When people ask where I’m from, I generally tell them I’m from Vegas. Which is sort of true. I lived in Las Vegas for several years before I left Nevada. On the other hand, I didn’t actually grow up in Las Vegas. I grew up in a small suburb just outside of Vegas called Boulder City.
It’s this little town where everyone knows everyone, and your parents let you run around outside on your own at a pretty young age. I didn’t realize it at the time (as my whole purpose in life from about the age of 10 was to leave), but I was pretty lucky to have grown up there. The same things that I hated about it were the same things that were great about it.
Like the part where everyone knows everyone. I hated that. Everyone knew me. Everyone knew my brother. Everyone knew my parents. And there was a good chance everyone knew our business, too. I longed to reinvent myself as anything other than ‘Trevor’s little sister’ or ‘the smart, shy girl’. But that’s how it was. They knew all about you, and that was that. What I didn’t realize was that because everyone knew me, everyone pretty much watched out for me, too. I had a lot of freedom to run around that little town without my parents worrying too much about where I was at or who I was with. I lived my life without much fear of the dreaded ‘stranger danger’. I walked everywhere. I rode my bike everywhere. I lived on the same street for the first 18 years of my life, and literally knew everyone there.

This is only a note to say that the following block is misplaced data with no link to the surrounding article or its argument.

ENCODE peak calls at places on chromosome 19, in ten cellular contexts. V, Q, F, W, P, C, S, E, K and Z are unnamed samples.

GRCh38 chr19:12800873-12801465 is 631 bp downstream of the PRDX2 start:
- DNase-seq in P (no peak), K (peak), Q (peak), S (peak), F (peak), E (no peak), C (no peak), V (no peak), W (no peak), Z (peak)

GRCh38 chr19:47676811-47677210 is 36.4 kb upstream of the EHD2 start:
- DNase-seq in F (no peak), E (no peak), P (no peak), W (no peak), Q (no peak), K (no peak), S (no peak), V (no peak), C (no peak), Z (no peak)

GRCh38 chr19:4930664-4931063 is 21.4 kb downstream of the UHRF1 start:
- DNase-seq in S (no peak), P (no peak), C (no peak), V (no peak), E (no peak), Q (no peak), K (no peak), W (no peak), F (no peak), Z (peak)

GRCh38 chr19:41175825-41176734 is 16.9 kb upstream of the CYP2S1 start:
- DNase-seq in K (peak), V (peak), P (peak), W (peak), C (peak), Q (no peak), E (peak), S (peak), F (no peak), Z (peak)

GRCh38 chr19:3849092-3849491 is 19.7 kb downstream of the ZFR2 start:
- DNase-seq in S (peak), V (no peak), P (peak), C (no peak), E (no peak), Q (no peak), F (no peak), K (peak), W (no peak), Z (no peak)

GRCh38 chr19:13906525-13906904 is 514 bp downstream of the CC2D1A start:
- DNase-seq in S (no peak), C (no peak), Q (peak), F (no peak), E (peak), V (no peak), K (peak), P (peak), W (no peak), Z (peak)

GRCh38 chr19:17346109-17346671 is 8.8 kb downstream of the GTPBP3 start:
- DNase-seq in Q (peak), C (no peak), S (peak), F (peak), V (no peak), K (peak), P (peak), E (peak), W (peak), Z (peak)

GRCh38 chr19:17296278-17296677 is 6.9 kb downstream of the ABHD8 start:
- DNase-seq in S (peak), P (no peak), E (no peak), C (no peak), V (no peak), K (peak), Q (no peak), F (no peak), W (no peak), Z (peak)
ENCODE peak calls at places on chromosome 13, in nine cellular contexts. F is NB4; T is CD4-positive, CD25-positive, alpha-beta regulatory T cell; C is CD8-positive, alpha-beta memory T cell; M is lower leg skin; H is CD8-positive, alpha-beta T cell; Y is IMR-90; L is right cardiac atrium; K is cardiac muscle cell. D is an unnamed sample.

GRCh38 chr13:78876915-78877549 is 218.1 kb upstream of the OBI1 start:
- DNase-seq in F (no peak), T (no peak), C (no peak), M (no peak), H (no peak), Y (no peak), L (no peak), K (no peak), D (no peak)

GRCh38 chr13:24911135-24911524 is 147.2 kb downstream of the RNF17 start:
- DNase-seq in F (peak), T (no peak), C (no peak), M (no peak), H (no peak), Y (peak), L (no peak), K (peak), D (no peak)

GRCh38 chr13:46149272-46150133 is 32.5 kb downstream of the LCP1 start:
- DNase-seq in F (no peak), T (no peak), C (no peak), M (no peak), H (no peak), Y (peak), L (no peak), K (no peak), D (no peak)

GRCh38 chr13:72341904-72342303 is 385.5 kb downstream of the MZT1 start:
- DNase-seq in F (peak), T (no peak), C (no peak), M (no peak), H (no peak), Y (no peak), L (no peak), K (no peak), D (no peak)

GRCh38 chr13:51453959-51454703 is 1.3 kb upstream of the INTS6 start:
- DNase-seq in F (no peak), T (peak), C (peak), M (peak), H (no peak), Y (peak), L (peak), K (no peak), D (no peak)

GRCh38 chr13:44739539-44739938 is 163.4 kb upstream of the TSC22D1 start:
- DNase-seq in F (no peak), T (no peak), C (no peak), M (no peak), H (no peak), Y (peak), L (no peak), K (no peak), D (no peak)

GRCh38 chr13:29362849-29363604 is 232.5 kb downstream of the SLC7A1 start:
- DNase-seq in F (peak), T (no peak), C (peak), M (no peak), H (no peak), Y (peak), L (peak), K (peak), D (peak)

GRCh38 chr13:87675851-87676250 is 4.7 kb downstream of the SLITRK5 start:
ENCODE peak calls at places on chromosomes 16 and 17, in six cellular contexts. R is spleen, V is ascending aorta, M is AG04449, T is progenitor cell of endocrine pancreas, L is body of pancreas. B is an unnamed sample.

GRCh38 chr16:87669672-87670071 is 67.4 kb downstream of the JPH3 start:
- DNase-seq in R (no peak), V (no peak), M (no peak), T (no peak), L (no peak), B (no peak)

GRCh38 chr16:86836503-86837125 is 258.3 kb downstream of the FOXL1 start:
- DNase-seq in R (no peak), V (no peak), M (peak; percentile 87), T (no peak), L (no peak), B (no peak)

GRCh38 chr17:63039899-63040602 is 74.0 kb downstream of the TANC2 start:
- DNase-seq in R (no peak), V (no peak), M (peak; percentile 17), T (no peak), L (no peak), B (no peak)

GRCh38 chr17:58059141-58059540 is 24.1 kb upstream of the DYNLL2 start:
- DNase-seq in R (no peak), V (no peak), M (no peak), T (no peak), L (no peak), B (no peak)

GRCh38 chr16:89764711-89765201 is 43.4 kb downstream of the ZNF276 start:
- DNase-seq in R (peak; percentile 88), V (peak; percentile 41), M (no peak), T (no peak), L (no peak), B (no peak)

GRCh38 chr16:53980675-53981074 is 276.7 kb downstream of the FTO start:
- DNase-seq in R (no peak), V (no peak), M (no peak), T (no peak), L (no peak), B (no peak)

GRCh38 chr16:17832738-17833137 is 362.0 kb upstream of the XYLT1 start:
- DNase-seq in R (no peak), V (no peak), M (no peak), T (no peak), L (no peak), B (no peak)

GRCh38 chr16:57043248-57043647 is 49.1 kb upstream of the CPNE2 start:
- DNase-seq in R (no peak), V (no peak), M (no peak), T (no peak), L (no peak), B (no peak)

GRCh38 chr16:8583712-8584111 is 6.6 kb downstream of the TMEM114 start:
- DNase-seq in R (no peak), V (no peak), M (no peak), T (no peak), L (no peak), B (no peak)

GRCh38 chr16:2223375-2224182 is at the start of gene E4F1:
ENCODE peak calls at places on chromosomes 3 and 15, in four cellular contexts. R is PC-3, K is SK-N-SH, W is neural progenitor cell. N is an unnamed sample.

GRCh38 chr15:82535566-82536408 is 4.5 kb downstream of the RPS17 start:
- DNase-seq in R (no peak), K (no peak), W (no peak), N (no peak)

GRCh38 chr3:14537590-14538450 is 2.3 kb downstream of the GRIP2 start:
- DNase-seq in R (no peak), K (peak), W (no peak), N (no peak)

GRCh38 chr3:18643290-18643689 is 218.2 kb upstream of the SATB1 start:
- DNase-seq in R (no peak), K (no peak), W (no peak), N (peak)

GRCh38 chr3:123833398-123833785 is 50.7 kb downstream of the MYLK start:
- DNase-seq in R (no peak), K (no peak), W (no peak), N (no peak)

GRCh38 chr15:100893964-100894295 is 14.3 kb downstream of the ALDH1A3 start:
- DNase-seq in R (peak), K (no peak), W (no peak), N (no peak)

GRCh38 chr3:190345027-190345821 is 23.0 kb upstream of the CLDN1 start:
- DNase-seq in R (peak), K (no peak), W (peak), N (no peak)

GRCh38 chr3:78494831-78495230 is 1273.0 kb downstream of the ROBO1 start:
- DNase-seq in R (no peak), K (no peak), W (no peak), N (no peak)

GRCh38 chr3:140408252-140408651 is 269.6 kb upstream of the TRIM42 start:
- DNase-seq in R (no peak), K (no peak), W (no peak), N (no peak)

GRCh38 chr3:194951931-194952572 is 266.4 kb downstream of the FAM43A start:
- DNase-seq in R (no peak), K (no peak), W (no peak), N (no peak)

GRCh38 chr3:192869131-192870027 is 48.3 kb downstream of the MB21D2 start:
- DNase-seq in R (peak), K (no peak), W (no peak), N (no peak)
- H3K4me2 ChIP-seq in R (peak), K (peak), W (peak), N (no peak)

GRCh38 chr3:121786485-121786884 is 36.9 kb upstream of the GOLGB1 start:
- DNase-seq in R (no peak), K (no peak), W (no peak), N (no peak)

After I graduated high school, I moved to Vegas and pretty much left Boulder City behind. At first, I would go back to visit my parents. But once they moved, I stopped going altogether. So, last week, when I was in Vegas visiting family, I made a point to go back. I met up with Carrie, one of my best friends from high school, and we drove to Boulder City to check out the sites.
Of course, it took us all of 15 minutes to see the sites. The city hasn’t much changed. It’s still tiny. The biggest difference? It would seem the library moved locations, and the old library building is now the senior center. (I know. Pretty Earth-shattering, isn’t it?) We drove down my old street and stopped to check out the tiny house I grew up in. The new owner’s haven’t changed much. Same yellow siding with white trim. And then we stopped for dinner at the Pit Stop. We reminisced over our favorite burgers and fry sauce.
Yep. It was a lovely afternoon. Good friends. Good conversation. Topped off with a trip down memory lane. All in all — good stuff.